A recent study by J.D. Power and Associates shows that 20 percent of new car buyers would buy an autonomous car right now if one were available. That could put more than a million driver-less cars on the roads in the first year they became available. All that is left is to find enough states which will make it legal to operate one on their roads. So far, just two states, Nevada and California, have passed laws allowing autonomous cars to operate legally on their roads. Both states hope to first see commercial uses for the vehicles before they begin seeing individual buyers picking them up, and that is indeed the way the technology is leading.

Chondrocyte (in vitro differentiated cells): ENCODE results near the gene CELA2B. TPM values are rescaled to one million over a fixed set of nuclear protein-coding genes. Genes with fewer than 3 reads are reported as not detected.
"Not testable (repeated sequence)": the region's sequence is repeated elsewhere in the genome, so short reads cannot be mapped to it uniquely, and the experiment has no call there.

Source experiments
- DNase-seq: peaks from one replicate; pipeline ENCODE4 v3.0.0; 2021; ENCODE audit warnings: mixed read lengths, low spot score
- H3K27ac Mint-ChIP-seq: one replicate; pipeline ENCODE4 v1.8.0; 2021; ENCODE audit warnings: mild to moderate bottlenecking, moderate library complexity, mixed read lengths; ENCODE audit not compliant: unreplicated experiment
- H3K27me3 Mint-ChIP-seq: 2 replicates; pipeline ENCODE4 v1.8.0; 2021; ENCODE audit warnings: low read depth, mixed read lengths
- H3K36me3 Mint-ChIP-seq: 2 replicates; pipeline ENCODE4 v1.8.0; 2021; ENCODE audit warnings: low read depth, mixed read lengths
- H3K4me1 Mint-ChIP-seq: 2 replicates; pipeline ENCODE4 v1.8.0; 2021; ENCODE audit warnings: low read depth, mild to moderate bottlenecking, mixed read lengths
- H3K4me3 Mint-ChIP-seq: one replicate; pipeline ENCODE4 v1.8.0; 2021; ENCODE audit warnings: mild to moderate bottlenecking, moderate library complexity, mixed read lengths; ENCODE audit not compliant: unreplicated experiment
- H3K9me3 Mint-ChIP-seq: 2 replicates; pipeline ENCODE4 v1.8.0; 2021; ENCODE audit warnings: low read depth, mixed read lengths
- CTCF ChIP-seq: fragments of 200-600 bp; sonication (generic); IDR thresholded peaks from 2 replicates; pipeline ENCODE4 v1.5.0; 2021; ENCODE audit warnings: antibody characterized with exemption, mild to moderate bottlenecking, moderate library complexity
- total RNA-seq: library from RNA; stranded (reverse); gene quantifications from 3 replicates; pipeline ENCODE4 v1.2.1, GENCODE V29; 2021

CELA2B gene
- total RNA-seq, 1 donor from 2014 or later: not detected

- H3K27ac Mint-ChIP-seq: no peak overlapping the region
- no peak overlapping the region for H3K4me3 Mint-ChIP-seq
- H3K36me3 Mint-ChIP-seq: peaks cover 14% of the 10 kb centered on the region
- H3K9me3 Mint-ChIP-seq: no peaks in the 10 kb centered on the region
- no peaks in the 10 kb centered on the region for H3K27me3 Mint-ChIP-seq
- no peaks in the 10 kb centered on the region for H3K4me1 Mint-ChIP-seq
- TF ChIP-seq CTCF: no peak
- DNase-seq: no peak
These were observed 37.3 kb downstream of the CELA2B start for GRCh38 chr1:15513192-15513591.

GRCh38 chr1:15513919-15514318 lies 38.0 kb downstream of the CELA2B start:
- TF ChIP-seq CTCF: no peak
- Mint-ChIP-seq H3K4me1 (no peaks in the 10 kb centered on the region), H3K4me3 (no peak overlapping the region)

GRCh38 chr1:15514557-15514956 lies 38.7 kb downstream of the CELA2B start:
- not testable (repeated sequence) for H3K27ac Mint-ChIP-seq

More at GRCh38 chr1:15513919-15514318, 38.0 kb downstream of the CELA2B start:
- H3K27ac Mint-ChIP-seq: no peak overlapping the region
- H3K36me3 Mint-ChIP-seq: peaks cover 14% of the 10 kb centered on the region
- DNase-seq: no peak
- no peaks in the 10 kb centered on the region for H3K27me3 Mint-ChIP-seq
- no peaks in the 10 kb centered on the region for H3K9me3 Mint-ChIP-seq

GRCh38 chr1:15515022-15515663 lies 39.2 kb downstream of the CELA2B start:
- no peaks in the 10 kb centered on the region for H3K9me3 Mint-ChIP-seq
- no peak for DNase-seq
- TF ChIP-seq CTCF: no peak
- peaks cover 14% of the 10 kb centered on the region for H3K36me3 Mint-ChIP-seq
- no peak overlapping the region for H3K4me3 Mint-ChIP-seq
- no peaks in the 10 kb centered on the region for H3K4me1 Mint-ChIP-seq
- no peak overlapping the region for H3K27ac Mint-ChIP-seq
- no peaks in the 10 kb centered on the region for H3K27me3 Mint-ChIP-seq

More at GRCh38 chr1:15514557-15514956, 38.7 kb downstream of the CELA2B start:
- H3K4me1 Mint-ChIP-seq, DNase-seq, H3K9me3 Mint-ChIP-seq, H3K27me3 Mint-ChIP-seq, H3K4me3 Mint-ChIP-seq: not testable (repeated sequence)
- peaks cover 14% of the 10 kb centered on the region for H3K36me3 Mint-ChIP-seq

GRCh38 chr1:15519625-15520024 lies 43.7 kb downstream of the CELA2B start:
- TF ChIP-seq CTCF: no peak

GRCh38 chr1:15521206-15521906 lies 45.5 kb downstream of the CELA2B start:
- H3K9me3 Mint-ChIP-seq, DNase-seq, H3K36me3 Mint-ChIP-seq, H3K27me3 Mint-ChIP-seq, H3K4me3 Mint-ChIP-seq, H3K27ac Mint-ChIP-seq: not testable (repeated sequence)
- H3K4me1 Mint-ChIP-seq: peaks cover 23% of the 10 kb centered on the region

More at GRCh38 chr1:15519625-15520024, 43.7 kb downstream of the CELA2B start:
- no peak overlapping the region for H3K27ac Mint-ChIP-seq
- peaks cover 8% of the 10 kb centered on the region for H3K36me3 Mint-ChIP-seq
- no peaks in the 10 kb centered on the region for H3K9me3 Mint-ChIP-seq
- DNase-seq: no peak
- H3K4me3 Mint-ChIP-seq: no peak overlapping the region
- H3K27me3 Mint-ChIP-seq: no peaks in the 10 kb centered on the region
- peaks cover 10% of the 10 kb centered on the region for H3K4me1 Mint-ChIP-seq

Eventually, however, it looks as if there will be more driver-less cars on the roads than cars with drivers.
Like you would expect, people want the self-driving capabilities for “boring” driving times – like rush hour traffic, going to and from work, and running errands. Most respondents said that they would want the ability to turn it off and drive manually for pleasure, when the mood arose.
We’re probably not that far away from driverless technology becoming a reality. With multiple companies testing it and some being in talks with automakers, then last hurdle is on the legislative level. States have to approve the self-driving cars for road use. Nevada took the first step last year by legalizing autonomous cars, and earlier this month we heard that the state is in the process of developing regulations for said cars.
The driverless movement has now spread to California, where a state Senator has proposed similar legislation. Other states like Hawaii, Florida, and Oklahoma are also currently considering self-driving car legislation.